A paper published in Nature by Bradley Cardinale from the University of Michigan suggests that biodiversity in aquatic ecosystems can help to buffer a system against increased nutrient input.
One of the major impacts of human activities on aquatic ecosystems is increased input of nutrients like nitrogen, from runoff from agriculture, or by sewage contamination. This can create problems like eutrophication and dead zones, where there is too little oxygen in a body of water for species to survive.
What Bradley did was to take 8 different species of algae and diatoms, and introduce them to experimental ‘streams’ where the heterogeneity of the environment – so things like the water speed and levels of disturbance – could be manipulated. When the species were able to all occupy different niches – so each perform different functions within the ecosystem, the uptake of radioactively labelled nitrate was higher than when biodiversity was experimentally reduced.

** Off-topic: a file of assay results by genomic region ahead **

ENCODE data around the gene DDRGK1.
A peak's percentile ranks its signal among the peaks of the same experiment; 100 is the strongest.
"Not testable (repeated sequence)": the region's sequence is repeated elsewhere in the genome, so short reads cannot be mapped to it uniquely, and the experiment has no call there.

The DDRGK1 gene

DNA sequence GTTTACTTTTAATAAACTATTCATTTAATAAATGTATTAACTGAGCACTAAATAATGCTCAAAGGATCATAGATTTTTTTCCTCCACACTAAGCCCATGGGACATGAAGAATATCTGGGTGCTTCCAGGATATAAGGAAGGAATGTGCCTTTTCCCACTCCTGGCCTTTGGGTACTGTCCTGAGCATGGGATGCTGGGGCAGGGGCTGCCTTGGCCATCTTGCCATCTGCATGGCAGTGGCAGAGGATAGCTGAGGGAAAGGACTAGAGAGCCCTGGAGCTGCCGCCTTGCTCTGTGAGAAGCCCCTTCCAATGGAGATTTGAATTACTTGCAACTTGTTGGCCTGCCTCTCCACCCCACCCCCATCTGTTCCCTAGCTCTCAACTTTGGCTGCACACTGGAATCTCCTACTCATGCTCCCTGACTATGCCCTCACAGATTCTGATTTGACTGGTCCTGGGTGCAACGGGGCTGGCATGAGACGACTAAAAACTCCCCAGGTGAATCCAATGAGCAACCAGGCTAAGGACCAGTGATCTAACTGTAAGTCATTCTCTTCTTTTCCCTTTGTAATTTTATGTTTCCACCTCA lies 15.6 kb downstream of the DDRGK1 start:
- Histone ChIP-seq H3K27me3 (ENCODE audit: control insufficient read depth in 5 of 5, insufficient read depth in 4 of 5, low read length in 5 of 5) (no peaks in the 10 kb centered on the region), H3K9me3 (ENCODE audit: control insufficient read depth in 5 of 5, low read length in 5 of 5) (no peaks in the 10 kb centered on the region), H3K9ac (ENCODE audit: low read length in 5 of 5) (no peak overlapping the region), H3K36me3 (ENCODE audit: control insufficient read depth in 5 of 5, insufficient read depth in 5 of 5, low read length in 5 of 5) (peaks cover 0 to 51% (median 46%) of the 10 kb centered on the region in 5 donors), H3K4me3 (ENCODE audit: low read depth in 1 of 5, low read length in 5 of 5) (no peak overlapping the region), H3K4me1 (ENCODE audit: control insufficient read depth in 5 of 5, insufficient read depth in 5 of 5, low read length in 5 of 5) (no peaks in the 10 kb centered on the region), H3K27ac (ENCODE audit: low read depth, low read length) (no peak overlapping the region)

The unfortunate fact, which Bradley does point out in the paper, is that increased nutrient input to an aquatic system does actually reduce biodiversity, which given these results is more worrying. So as biodiversity is lost, the ability of an ecosystem to deal with and sequester extra nutrients like nitrogen will decrease.
Although this was a freshwater study, nutrient runoff in coastal areas is a major problem for marine species too, so a possible future direction of research could be whether the same effect would be seen in a marine ecosystem.